As hunters prepare to head to the backcountry for early season big game scouting in many parts of the country, authorities are warning sportsmen about the increased likelihood of confrontations with armed and ruthless marijuana growers on public lands.
It’s a disturbing sign of our times, but more and more hunters in virtually every region of rural America may potentially stumble upon clandestine drug-making and marijuana-growing operations these days.
With some deer seasons already underway in California, hunters there are again being warned to be especially vigilant when in remote areas notorious for illegal pot-growing plantations. Numerous armed confrontations have occurred between growers and unsuspecting deer hunters in the Mendicino National Forest and other areas in the past.
This past weekend, a game warden with the California Department of Fish and Game was investigating a report of a poacher when he came face-to-face with a shotgun-toting Mexican national who was part of a group of persons growing marijuana on the Cosumnes Wildlife Management Area in Sacramento County.
“He came around the corner facing the game warden with a 12 gauge shotgun and the game warden drew his weapon and [the suspect] surrendered peacefully,” Fish and Game Public Spokesperson Andrew Hughan told a local Sacramento television station.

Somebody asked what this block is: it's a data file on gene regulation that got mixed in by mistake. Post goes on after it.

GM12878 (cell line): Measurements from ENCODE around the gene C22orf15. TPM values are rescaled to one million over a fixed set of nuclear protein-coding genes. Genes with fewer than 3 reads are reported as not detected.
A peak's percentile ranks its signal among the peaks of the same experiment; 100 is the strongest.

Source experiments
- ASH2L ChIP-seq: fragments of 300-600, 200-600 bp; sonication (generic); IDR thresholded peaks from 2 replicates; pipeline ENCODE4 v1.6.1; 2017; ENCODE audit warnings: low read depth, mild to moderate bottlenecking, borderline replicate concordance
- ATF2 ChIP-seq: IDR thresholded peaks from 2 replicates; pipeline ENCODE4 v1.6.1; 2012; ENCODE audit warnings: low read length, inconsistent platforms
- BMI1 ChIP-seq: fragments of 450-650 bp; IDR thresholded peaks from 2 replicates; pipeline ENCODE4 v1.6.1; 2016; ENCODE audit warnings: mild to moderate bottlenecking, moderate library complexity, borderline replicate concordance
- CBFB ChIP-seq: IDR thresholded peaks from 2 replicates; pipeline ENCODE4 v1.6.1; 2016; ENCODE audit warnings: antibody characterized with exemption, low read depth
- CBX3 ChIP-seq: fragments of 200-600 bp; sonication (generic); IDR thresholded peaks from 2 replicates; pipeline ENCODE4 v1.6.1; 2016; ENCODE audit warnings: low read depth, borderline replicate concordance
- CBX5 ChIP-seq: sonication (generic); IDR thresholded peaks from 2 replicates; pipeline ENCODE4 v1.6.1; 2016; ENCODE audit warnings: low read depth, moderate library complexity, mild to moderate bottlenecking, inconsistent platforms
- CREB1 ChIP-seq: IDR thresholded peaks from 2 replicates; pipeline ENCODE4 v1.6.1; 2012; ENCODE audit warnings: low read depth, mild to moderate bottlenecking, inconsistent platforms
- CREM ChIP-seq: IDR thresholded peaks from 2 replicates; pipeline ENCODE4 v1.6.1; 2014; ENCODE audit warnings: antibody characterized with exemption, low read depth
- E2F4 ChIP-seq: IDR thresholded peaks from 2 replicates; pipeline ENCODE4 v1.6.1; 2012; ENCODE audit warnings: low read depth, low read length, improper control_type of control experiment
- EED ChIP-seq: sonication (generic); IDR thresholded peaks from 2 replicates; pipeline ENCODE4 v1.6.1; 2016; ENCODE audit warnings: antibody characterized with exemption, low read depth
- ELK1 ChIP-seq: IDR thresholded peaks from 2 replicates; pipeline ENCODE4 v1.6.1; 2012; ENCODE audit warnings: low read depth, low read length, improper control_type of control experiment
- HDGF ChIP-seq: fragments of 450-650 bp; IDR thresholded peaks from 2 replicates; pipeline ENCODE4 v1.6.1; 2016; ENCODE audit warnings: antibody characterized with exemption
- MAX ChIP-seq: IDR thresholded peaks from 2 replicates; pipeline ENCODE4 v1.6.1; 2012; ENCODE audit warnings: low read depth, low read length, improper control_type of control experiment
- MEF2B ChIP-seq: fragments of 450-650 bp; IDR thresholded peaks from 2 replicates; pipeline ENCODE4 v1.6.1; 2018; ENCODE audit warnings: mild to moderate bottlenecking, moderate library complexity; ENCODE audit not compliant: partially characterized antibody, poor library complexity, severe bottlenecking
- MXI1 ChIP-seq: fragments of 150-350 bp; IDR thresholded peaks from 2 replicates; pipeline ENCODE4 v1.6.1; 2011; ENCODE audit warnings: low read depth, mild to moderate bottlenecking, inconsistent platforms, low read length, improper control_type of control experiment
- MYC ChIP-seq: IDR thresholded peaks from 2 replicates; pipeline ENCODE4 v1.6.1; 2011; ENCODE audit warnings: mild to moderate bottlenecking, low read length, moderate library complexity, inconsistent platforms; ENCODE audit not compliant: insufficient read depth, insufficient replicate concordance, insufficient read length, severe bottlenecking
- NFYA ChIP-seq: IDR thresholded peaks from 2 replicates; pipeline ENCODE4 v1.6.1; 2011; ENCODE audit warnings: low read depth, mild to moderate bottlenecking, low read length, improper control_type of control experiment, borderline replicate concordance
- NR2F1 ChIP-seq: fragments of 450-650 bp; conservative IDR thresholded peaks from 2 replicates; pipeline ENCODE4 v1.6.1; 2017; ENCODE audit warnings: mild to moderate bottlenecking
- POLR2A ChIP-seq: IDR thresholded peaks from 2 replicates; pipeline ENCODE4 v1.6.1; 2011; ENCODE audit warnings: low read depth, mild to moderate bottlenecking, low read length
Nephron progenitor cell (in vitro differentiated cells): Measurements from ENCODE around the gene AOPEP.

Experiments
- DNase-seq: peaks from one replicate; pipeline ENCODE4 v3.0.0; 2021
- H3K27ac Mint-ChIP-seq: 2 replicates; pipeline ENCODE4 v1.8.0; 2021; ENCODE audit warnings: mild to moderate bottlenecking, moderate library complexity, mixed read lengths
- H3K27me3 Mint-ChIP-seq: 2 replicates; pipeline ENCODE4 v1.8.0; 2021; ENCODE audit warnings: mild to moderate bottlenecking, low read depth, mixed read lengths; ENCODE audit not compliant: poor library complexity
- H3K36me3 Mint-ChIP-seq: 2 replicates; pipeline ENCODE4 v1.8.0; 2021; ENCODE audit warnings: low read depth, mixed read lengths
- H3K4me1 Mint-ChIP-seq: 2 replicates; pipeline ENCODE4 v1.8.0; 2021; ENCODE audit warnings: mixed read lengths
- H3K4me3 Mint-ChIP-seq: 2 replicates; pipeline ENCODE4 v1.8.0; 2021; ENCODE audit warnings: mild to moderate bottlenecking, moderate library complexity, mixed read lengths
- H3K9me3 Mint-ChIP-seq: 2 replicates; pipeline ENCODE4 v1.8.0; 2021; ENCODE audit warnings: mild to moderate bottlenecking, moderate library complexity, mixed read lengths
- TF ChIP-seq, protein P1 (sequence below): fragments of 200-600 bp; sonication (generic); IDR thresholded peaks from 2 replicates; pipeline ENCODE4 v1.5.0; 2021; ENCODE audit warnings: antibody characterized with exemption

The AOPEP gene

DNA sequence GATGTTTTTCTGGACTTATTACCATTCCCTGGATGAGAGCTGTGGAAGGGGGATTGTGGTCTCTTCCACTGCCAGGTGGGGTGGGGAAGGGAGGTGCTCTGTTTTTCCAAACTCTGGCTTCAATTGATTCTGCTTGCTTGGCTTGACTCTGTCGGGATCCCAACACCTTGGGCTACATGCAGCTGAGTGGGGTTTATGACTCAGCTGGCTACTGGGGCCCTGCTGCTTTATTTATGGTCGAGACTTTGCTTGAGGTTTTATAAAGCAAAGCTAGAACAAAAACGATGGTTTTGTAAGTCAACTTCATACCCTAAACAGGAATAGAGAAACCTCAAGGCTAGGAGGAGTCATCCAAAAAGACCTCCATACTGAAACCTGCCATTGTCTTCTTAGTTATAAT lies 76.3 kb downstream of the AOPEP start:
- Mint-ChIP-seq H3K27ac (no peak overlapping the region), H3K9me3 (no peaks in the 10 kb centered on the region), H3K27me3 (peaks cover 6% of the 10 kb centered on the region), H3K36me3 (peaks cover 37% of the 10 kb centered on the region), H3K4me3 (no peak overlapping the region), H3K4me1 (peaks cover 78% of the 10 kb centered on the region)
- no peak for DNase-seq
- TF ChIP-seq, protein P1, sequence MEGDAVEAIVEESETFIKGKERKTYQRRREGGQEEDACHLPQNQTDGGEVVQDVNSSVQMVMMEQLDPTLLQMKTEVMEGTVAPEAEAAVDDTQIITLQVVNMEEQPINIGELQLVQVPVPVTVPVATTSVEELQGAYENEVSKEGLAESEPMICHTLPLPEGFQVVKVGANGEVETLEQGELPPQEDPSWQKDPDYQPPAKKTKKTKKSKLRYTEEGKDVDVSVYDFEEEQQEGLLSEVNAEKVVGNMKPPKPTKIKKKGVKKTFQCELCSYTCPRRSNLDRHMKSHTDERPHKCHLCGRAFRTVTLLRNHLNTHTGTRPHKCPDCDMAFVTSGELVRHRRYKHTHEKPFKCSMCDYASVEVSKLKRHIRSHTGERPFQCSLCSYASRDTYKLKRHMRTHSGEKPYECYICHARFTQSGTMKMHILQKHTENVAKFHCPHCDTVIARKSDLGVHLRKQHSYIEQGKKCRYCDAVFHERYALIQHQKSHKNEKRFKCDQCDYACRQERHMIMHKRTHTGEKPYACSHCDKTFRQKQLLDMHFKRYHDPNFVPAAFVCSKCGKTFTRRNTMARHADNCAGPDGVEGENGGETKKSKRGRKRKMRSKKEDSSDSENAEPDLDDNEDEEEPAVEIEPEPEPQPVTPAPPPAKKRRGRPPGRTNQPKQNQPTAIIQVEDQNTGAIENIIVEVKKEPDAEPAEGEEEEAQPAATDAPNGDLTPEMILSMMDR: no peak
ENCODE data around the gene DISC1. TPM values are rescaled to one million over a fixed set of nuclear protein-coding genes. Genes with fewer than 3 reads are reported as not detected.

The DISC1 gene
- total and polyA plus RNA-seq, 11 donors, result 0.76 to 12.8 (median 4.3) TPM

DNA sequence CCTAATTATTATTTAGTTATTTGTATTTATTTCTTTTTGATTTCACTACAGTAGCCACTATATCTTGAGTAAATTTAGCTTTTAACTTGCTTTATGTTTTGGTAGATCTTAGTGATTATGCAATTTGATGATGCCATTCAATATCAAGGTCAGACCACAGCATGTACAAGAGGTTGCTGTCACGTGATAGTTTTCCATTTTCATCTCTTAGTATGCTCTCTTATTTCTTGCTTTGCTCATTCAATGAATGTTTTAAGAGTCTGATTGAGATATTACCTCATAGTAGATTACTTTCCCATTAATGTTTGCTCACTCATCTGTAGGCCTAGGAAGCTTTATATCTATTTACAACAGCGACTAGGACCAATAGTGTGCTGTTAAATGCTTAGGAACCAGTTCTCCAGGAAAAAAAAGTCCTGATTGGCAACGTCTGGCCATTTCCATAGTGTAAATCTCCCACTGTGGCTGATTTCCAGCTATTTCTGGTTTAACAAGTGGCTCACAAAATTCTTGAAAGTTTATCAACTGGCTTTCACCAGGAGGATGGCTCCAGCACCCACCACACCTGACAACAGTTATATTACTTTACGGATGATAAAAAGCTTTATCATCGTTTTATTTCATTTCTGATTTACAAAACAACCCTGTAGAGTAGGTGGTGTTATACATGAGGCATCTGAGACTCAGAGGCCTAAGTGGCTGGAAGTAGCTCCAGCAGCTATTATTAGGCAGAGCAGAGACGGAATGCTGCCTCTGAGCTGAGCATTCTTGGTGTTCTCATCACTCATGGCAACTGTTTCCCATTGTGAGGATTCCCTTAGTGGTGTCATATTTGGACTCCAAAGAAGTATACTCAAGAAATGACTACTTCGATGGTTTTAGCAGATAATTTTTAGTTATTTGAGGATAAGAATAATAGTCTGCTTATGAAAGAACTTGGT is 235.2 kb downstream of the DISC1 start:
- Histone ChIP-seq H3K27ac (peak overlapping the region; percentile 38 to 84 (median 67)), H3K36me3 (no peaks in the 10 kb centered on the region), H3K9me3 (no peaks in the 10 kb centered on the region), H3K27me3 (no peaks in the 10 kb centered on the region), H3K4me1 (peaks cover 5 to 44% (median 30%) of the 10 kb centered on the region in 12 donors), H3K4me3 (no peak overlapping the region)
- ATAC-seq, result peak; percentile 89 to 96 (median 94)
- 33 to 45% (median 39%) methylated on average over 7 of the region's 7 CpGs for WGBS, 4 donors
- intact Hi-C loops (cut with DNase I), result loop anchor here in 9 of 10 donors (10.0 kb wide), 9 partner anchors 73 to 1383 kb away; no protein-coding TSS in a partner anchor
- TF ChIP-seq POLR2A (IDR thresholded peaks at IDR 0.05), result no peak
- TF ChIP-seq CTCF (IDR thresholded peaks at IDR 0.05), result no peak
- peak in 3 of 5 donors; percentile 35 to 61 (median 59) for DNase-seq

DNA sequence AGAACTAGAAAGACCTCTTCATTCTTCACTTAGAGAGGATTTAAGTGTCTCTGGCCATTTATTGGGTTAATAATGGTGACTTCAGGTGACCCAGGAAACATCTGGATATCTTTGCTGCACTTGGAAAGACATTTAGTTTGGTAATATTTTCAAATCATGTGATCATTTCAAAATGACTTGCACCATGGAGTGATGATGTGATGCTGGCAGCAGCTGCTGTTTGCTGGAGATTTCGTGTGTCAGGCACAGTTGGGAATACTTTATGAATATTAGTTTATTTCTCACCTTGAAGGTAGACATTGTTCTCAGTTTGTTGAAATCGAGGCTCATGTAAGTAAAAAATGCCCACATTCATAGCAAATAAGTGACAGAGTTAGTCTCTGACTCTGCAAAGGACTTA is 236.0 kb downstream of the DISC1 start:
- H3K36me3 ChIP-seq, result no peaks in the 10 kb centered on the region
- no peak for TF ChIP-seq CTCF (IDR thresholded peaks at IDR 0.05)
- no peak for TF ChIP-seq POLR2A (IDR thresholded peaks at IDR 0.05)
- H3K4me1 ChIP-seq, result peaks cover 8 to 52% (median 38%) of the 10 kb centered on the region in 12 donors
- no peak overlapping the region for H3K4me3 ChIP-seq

An estimated 10,000 marijuana plants were being removed from the area by authorities this week, along with dangerous chemical fertilizers and other items.
In recent years, the Office of National Drug Control Policy (ONDCP) has stressed that illegal cultivation on public land has grown to highly problematic levels in many areas. The operations are often run by Mexican drug cartels and guarded by heavily armed members of U.S.-based street gangs and illegal Mexican nationals.
An ONDCP spokesman said violent Mexican drug cartels construct, operate and manage 80 to 90 percent of all U.S.-based marijuana plantations—most of which are located in Arizona, California, Hawaii, Kentucky, Oregon, Tennessee, Washington and West Virginia.
Last year, a report from the U.S. Forest Service revealed marijuana “grow sites” in 20 states on 67 national forests are causing severe damage to the environment.
“The illegal cultivation of marijuana on our National Forest System is a clear and present danger to the public and the environment,” said USFS Director of Law Enforcement David Ferrell. His warning came in testimony before the Senate Caucus on International Narcotics Control.
“Many marijuana sites found on national forests are under cultivation by drug trafficking organizations that are sophisticated and include armed guards, counter-surveillance methods, logistics support and state-of-the-art growing practices,” Ferrell said. “It is incumbent on the agency to do what is necessary to ensure that the resources we manage are protected and visitors as well as employees are safe.”
Simply, there are some real bad guys out in the mountains and woods these days.
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